Friday, April 3, 2009

Catholic diocese seeks bankruptcy protection

Nfld. Catholic diocese seeks bankruptcy protection
Last Updated: Wednesday, March 9, 2005 1:06 PM ET
CBC News
A Roman Catholic diocese in Newfoundland is filing for bankruptcy protection, saying the move is necessary in order to give sexual abuse victims the best possible compensation package.
INDEPTH: Catholicism in Canada
The St. George's diocese, based in Corner Brook and taking in the westernmost third of the island of Newfoundland, announced its action late Tuesday.
Bishop Douglas Crosby said the diocese does not have the $50 million in compensation that the 36 victims of Father Kevin Bennett are seeking, and bankruptcy protection will allow the diocese to negotiate a realistic package for the victims.
"It gives us time to work with the victims to put out all of our resources and make sure that everybody knows everything, [that] nothing is hidden, and that we can come up with a compensation package that is accepted by them and satisfactory to the court," said Crosby.
Churches, other assets might be sold
If the diocese gets bankruptcy protection, it will have 30 days to work out a deal with the victims and other creditors.
If it doesn't, the diocese will automatically be bankrupt and its assets will be liquidated. That could include churches, parish buildings and land.
Greg Stack is the lawyer who represents the 36 men whom Bennett molested over the course of 28 years while they were altar boys at his parishes.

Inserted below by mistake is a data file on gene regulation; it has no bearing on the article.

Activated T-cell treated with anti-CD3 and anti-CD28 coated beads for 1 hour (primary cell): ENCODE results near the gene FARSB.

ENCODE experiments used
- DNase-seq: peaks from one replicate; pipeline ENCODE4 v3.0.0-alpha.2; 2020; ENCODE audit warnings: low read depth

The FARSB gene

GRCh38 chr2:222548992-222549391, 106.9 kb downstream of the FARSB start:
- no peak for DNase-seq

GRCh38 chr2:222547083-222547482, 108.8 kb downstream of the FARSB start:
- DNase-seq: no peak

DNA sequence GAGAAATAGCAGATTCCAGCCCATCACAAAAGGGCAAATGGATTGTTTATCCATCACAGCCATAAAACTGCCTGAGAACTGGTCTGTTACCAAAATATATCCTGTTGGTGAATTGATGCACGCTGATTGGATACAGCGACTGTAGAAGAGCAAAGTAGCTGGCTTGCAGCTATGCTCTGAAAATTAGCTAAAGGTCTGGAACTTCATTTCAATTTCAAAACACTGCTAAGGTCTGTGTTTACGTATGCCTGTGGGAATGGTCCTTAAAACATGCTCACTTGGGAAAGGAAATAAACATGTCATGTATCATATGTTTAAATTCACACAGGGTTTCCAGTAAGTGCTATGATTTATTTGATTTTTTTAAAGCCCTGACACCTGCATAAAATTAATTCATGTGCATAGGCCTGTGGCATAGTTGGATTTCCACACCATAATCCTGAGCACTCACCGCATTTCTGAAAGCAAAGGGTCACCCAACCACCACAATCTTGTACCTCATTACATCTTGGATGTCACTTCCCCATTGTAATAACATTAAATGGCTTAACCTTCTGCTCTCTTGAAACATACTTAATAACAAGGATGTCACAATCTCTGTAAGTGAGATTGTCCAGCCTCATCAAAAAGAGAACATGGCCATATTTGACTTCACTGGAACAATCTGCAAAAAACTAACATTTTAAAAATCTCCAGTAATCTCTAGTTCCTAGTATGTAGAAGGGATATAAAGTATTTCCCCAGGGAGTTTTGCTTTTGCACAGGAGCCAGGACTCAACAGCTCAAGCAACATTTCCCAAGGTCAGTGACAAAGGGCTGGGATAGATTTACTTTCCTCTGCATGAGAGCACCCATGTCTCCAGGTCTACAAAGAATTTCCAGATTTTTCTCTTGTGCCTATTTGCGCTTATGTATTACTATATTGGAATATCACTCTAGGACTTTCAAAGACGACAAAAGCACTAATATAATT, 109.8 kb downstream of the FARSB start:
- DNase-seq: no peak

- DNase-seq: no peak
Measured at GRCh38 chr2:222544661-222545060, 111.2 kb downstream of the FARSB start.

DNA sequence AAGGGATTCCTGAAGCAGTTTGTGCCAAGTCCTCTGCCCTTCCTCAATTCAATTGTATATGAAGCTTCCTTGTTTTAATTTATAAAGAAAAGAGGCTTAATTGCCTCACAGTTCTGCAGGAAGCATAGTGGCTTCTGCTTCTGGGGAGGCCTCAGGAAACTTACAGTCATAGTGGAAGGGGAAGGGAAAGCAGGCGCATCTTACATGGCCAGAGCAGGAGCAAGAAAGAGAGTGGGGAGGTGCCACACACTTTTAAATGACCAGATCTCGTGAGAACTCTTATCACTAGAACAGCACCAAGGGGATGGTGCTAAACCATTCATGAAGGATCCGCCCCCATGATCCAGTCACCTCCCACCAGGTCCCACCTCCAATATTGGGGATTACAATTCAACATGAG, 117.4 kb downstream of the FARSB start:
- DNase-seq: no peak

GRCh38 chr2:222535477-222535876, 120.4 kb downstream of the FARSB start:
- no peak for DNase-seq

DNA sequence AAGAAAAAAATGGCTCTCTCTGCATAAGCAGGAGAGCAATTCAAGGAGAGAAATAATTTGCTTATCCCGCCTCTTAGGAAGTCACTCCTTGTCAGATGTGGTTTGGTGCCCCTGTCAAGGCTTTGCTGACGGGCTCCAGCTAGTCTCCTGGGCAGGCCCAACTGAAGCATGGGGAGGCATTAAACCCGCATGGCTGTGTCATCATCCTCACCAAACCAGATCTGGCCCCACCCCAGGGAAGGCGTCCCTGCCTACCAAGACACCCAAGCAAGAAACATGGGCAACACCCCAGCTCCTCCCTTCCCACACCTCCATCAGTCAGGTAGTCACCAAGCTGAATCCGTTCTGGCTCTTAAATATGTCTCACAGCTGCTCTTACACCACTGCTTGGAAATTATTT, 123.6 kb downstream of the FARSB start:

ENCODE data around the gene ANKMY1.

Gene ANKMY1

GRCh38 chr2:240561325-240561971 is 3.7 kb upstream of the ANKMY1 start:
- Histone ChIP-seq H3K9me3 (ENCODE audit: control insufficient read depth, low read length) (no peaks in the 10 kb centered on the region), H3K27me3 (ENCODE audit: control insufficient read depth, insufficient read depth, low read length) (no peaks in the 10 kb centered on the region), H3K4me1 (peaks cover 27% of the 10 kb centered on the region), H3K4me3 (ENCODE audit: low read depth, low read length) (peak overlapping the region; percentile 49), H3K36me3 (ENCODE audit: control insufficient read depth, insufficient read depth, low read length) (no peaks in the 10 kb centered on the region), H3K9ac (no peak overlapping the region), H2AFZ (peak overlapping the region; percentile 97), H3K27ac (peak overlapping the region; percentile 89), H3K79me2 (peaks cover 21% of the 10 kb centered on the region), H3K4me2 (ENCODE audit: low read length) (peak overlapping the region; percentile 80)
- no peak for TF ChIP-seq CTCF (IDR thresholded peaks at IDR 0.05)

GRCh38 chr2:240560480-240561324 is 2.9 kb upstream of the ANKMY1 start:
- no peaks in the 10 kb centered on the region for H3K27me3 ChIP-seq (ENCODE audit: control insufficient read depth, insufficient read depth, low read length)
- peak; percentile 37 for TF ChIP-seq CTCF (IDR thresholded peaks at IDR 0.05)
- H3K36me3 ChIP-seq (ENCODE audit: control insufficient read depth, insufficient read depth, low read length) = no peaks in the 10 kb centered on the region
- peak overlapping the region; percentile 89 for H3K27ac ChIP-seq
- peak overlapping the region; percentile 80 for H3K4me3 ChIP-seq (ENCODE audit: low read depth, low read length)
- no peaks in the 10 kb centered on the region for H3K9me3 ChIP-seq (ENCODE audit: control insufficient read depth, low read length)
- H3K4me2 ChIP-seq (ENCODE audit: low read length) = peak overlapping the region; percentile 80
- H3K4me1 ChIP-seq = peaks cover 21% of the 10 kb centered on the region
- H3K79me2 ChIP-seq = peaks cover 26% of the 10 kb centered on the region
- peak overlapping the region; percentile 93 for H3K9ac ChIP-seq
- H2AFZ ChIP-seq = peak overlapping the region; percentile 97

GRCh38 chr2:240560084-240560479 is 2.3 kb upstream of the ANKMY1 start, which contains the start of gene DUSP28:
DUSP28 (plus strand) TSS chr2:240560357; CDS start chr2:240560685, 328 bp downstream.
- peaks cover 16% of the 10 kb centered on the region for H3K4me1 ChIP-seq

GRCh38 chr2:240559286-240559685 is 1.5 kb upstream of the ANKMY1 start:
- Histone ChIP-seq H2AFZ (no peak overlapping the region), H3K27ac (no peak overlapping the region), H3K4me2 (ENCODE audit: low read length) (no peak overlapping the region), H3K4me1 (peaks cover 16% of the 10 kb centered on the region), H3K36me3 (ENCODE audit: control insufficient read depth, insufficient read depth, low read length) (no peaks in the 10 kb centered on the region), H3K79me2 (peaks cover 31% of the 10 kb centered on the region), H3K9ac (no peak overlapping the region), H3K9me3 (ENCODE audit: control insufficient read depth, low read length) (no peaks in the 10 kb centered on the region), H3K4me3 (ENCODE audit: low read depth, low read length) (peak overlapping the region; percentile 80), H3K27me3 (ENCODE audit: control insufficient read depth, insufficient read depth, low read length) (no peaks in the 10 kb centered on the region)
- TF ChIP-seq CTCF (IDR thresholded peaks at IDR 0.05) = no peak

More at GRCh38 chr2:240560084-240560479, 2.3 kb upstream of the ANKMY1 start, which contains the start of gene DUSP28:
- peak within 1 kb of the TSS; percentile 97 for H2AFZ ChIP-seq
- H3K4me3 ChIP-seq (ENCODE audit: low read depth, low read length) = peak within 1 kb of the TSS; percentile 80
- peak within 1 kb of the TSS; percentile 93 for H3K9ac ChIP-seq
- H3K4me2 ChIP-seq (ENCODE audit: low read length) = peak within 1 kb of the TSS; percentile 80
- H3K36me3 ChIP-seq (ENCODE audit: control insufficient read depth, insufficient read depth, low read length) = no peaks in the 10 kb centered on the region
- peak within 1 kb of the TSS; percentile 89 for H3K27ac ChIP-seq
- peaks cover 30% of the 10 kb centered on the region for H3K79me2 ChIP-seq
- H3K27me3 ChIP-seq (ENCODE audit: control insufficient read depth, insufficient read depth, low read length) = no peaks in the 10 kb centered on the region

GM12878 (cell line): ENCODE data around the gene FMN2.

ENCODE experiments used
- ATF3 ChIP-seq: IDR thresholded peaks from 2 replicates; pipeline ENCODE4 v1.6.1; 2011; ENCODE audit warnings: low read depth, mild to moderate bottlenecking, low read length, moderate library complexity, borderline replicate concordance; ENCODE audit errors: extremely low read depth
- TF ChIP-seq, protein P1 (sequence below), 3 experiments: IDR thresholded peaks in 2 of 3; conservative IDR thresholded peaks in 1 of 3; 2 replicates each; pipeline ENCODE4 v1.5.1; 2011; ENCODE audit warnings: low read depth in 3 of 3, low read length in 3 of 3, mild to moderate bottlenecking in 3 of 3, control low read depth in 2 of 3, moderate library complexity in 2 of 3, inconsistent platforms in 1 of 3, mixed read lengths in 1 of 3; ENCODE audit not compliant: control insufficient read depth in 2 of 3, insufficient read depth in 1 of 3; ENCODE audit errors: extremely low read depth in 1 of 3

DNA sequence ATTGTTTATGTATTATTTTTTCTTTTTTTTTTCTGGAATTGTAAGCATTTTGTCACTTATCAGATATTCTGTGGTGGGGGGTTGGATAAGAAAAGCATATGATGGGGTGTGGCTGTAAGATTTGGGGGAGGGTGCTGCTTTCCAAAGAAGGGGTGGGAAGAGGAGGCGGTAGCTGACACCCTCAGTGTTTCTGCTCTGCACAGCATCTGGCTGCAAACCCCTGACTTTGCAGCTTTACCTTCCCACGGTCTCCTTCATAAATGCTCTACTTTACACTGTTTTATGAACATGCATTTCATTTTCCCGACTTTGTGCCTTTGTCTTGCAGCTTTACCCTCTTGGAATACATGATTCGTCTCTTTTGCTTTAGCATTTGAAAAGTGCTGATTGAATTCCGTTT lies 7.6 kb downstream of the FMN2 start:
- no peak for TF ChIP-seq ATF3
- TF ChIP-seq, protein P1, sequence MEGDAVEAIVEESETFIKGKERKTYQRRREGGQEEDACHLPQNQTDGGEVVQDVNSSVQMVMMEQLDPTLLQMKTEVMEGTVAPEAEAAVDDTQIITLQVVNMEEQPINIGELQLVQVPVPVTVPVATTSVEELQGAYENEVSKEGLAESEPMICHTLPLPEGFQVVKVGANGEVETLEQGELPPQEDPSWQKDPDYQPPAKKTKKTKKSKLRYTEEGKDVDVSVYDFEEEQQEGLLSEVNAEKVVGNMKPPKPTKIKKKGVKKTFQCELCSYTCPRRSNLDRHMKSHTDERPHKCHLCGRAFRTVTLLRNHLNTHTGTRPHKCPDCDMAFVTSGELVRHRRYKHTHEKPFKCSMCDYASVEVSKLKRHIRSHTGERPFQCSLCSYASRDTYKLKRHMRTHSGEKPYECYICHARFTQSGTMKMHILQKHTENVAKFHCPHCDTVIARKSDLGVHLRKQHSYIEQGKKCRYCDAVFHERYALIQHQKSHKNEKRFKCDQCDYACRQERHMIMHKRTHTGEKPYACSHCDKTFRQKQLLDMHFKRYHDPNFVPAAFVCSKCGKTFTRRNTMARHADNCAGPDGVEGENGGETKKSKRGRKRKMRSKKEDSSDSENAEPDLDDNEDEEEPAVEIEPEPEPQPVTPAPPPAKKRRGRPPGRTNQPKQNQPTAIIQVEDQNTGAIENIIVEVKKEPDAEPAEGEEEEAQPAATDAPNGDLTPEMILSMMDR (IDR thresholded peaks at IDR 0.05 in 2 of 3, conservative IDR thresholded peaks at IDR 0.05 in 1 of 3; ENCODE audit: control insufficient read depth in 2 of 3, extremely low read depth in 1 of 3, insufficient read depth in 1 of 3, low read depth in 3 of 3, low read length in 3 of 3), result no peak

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On Tuesday, he said he believes the diocese has enough assets to pay the $50 million in compensation without liquidating, especially since it carried insurance that should shoulder some of the cost.
"If there have to be 'For Sale' signs put on the churches and the different buildings and so on ... so be it," he said.
"But we don't think that will be called for."
Move called delaying tactic
Stack calls the diocese's move a stalling tactic that "freezes all the legal avenues we have in order to get compensation for them."
He had expected to be in court Wednesday to seek an interim payment from the diocese.
"There's an awful lot of continued disappointment with their church," Stack said in describing the reaction of some of his clients, who have been trying to get compensation since Bennett was convicted in 1990 on charges of assaulting them.
"Their church has attacked them for 15 years and has funded legal action against them... They have been vindicated at every stage of the proceedings."

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